48 HOUR FILM CHALLENGE: ATMOSPHERIC – THE WRITEUP
A little while back I wrote about the opportunity presented by 48 hour film challenges, and I was just about to embark on probably the largest one in Europe, at least in terms of the numbers who entered and the prize on offer. Vertigo films are a leading production company in the UK and the prize they’d offered was a development deal for the winning film. That’s not a deal to produce obviously, but it’ a chance to pitch to producers and have your project taken through development, and that’s huge for new filmmakers.
350 teams entered the Sci Fi London 48 hour film challenge and 175 films were completed and handed in on time. If you were in London that particular weekend you’d probably have had a hard time walking around for cameras. We’re so good at lamenting the state of the film industry in this country but there’s no shortage of people willing to give up their weekend to contribute and that’s surely a good start. I’m not going to lie and pretend that they were all good, in fact most of them fell down on a number of things, ours included, but you’re putting these films together in 48 hours, what do you expect? Well, I expect a story. A huge proportion of the films were shot on DSLR and you could really see a massive leap in production value from the previous year. All of this resulted in films that really had a lot going for them looks wise but completely failed to deliver a cracking story.
48 hours is really not a long time and without military precise production you’re going to fail to hit the deadline. Unfortunately, in the middle of all that you still have to write a script. This was a sci-fi challenge and with that comes the vast history of the genre, from 2001 to Cube. The genre carries atmospheres which are relatively easy to create and this is why it’s such a great genre for the challenge, you can very quickly inhabit the feeling of a sci-fi film. And this is why I was so disappointed to see so few great stories in the mix when it came to the final reckoning. Lots of teams went for the glossy sci-fi feel and had hunted down some stunning locations to serve their films well in advance of the challenge. We hadn’t, preferring to react as fast as possible to the elements we were given and then just trust to our instincts.
At the start of the challenge you’re given a title, a key prop, and a line of dialogue. We got slammed. Title: Atmospheric. Prop: a plate with three or more biscuits, a character takes one. Dialogue: “Geez, what the hell did you do to my bathroom? It looks like the Dulux dog exploded in there.” That line of dialogue really sent us through a loop. Other teams were given lines that were a lot less specific and gave them more room for manoeuvre. Ours not only told you the kind of person that said it, but the time they said it, where they were, and even what nationality they were. ‘Geez’ isn’t something we say in the UK. And yet, the Dulux dog is very english (Dulux being a paint brand). We toiled down this route of making a buddy comedy where two cops arrived at a crime scene to discover a destroyed bathroom, etc. etc. However, we knew we really wanted to tell a story, putting our faith in the judges to reward narrative skill over technical skill. That’s not what we normally we do. We normally do completely the opposite.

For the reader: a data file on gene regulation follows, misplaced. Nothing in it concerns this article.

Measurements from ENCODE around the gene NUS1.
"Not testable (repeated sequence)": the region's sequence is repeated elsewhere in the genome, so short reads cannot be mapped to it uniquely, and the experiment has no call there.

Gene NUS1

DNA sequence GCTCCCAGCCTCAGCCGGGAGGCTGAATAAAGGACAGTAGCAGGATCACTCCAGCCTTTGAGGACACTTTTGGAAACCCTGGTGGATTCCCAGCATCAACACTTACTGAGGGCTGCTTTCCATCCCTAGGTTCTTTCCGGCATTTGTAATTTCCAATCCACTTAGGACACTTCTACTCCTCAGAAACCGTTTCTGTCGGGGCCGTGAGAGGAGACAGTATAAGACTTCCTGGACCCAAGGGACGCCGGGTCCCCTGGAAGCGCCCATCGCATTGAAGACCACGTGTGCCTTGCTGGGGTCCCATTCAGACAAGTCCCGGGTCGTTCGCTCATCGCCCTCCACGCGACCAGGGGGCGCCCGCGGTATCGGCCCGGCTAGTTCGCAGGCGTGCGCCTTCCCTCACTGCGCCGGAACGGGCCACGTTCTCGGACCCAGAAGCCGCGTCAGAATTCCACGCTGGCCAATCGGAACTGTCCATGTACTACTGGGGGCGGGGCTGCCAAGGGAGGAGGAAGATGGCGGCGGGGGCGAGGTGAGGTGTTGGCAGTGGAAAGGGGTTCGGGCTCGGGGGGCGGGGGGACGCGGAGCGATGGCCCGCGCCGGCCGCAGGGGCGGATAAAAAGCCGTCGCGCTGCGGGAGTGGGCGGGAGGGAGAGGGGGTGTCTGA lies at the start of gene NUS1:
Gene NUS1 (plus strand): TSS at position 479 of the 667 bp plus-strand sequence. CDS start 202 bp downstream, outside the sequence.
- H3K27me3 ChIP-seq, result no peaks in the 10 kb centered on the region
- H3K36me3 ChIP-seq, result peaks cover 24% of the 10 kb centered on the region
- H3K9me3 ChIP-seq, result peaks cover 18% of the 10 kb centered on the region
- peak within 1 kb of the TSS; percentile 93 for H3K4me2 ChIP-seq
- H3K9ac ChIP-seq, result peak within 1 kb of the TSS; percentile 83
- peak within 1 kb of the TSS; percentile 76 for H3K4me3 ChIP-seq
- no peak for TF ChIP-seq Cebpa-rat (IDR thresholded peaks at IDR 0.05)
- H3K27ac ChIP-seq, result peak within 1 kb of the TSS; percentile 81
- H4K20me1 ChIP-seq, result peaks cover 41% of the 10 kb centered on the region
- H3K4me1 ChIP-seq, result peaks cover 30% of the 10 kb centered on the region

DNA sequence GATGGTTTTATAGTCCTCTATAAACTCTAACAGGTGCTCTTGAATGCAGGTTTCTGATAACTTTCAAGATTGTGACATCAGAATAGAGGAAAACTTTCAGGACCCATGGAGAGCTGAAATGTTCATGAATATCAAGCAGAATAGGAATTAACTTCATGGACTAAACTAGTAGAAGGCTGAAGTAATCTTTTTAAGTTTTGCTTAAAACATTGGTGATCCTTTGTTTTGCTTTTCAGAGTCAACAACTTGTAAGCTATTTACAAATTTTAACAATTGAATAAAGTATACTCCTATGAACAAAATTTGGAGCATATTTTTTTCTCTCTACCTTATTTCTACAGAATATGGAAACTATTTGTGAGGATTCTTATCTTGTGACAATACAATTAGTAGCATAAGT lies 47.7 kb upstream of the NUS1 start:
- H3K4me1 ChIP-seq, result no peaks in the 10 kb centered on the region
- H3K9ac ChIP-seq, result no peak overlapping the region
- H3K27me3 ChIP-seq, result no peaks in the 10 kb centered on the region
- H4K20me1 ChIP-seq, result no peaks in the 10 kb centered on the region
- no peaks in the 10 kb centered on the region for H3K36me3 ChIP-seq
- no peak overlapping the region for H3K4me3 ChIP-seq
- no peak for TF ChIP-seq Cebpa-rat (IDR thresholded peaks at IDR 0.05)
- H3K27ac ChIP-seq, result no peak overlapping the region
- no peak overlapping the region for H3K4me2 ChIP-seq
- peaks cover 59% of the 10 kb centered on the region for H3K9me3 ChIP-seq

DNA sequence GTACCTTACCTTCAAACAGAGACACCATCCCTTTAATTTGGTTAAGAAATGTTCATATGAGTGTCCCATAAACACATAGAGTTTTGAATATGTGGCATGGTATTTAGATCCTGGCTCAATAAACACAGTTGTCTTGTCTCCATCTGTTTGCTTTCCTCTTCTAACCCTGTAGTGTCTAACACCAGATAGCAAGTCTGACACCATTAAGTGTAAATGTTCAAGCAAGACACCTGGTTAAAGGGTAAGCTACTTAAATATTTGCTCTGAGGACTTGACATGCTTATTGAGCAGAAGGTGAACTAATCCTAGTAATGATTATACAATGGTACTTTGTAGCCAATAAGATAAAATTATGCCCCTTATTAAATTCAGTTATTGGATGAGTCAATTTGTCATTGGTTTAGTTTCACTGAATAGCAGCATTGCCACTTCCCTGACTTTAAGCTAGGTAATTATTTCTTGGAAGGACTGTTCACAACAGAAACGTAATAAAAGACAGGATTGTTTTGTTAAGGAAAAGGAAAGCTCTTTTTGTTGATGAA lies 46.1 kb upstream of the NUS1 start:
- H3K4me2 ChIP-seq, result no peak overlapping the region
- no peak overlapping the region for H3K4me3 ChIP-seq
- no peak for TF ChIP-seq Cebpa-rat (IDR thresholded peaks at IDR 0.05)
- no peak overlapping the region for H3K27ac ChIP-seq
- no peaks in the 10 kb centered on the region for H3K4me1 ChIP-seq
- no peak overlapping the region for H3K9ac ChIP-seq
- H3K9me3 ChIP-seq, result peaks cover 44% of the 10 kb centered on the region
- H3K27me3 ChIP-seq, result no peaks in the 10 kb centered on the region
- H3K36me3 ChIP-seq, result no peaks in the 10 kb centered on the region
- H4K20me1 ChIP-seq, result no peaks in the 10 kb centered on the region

Having wrestled with the dialogue all day we finally arrived at what we thought would be a decent story, the tale of a door-to-door salesman who arrives upon a strange man living in a kind of museum to unusual objects and who might benefit from a unique cleaning service. We wanted to finish with the exploded bathroom, walls destroyed, revealing the sci-fi world outside and end on our dialogue. It was going to be a strange, comedy piece, where the two actors would improvise around the scenario and we’d just let it roll as we saw fit. We knew we wanted the alien in the suitcase and that’s how we set up the film. As a comedy. We had a great location filled with unusual objects from the fifties, sixties and seventies and we had to get shooting.
Rather than shoot on DSLR I’d decided to go with the F3 and a Ki Pro Mini which I had on loan for appraisal. I felt that shooting straight to ProRes and not having to sync audio would seriously speed us up. This all sounded like a great idea, except that we were really weren’t properly set up for it. We really struggled to find the best setup for all the kit, the F3 proved to be a very different animal to a 5D, and we were constantly struggling to get the balance right on the tripod with all the extra bits stuck on the camera. We had no idea how long the Ki Pro would last on a v-lok battery and the answer was not very long. Around lunchtime we had to abandon it and just shoot straight to xdcam, which is probably what we should have done in the first place. While we’re on the subject of mistakes, we were really understaffed for the first day of the challenge and should really have brought more people in to help. We were actually overstaffed on the sunday and yet still missed a proper focus puller and soundman. Nonetheless, we did still manage to get the film in on time.